Routing to Different SQL Server Instances Running through Docker on Default Port
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I can use Traefik for web sites since they use headers when they are connecting. But I want to have multiple different instances of SQL Server running through docker which will be externally available (outside the docker host, potentially outside the local network)
So, is there anything which allows connecting to different sql server instances running on the same docker instance WITHOUT having to give them different ports or external ip addresses such that someone could access
sql02.docker.local,1433 from SQL Tools.
Start Additional Question
Since there has been no replies perhaps there is a way to have different instances like:
sql.docker.local\instance2 though I imagine that may also not be possible
End Additional Question
This is an example of the docker-compose file I was trying to use (before I realised that queries to sql server don't send through a host header - or am I wrong about that?)
version: '2.1' services: traefik: container_name: traefik image: stefanscherer/traefik-windows command: --docker.endpoint=tcp://172.28.80.1:2375 --logLevel=DEBUG ports: - "8080:8080" - "80:80" - "1433:1433" volumes: - ./runtest:C:/etc/traefik - C:/Users/mvukomanovic.admin/.docker:C:/etc/ssl networks: - default restart: unless-stopped labels: - "traefik.enable=false" whoami: image: stefanscherer/whoami labels: - "traefik.backend=whoami" - "traefik.frontend.entryPoints=http" - "traefik.port=8080" - "traefik.frontend.rule=Host:whoami.docker.local" networks: - default restart: unless-stopped sql01: image: microsoft/mssql-server-windows-developer environment: - ACCEPT_EULA=Y hostname: sql01 domainname: sql01.local networks: - default restart: unless-stopped labels: - "traefik.frontend.rule=Host:sql01.docker.local,sql01,sql01.local" - "traefik.frontend.entryPoints=mssql" - "traefik.port=1433" - "traefik.frontend.port=1433" networks: - default restart: unless-stopped sql02: image: microsoft/mssql-server-windows-developer environment: - ACCEPT_EULA=Y hostname: sql02 domainname: sql02.local networks: - default restart: unless-stopped labels: - "traefik.frontend.rule=Host:sql02.docker.local,sql02,sql02.local" - "traefik.frontend.entryPoints=mssql" - "traefik.port=1433" - "traefik.frontend.port=1433" networks: - default restart: unless-stopped networks: default: external: name: nat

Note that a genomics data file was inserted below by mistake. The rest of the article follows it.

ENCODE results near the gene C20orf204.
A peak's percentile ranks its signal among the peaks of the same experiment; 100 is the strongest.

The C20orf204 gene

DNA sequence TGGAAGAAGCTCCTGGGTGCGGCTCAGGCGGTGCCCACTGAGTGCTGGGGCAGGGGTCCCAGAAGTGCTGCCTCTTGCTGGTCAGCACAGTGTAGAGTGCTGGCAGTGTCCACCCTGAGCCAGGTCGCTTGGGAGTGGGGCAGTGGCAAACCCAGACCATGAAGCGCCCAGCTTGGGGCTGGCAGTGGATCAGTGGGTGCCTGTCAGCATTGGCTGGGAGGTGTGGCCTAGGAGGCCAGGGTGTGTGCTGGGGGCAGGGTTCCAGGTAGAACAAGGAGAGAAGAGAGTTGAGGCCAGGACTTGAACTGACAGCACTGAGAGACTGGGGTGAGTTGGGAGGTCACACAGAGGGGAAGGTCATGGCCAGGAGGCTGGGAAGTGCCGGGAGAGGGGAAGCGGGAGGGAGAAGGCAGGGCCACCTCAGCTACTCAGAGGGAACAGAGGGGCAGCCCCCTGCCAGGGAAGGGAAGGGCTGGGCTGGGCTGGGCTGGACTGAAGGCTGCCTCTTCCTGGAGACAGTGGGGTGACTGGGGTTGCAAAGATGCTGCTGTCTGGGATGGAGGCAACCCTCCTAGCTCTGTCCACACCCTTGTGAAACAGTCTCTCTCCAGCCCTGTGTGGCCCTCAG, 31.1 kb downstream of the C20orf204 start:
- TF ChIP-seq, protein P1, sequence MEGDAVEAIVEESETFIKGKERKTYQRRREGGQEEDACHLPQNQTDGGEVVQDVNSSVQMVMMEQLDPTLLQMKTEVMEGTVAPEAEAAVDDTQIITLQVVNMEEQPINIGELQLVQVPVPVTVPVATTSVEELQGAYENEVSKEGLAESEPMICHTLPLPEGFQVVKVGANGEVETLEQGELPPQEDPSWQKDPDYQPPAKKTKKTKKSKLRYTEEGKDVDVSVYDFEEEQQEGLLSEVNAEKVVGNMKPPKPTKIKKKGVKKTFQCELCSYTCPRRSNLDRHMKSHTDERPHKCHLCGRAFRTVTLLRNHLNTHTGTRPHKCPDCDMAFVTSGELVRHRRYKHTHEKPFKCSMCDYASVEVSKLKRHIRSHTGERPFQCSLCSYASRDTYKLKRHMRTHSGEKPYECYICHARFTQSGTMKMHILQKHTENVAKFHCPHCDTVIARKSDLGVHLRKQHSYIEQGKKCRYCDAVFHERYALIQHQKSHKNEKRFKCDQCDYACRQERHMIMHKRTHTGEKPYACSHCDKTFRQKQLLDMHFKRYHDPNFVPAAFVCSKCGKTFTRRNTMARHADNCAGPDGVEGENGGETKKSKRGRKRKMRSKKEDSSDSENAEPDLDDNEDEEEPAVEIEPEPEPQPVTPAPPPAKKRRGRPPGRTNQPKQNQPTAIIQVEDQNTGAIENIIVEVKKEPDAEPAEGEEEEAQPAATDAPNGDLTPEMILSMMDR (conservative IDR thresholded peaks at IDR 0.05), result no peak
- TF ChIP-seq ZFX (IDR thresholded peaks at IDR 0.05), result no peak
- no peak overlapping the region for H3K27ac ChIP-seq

Distributed transactions (MSDTC) with SQL Server on Docker, To enable MSDTC transaction in containers for docker, you must set two new to pull and run a single SQL Server 2019 container configured for MSDTC. in distributed transactions with the host and with other external servers. For more information about routing ports, see Configure port routing. Note. With Docker, you can start as many fresh clean instances of SQL Server on a host as you need just by running docker run. When you are finished with them, you can tear them back down again without any messy residuals.
Configure SQL Server settings on Linux, TCP port, Change the port where SQL Server listens for connections. If you choose to navigate to that path instead, run mssql-conf in the context SQL errorlog file is set becomes the default log directory for other logs. The following options configure TLS for an instance of SQL Server running on Linux. For SQL Server outside of a container or for non-root containers, a different ephemeral port, such as 13500, must be used in the container and traffic to port 135 must then be routed to that port. You would also need to configure port routing rules within the container from the container port 135 to the ephemeral port.
There is no "virtual" access to databases like for HTTP servers. So - no additional hostnames pointing to same IP can help you.
If you insist on port 1433 for all of your instances, then I see no way for you except to use two different external IPs.
If you were on a Linux box you may try some iptables magic, but it not elegant and would allow access to only one of your instances at any single moment. Windows may have iptables equivalent (I never heard of it) but still only-one-at-a-time you cannot escape.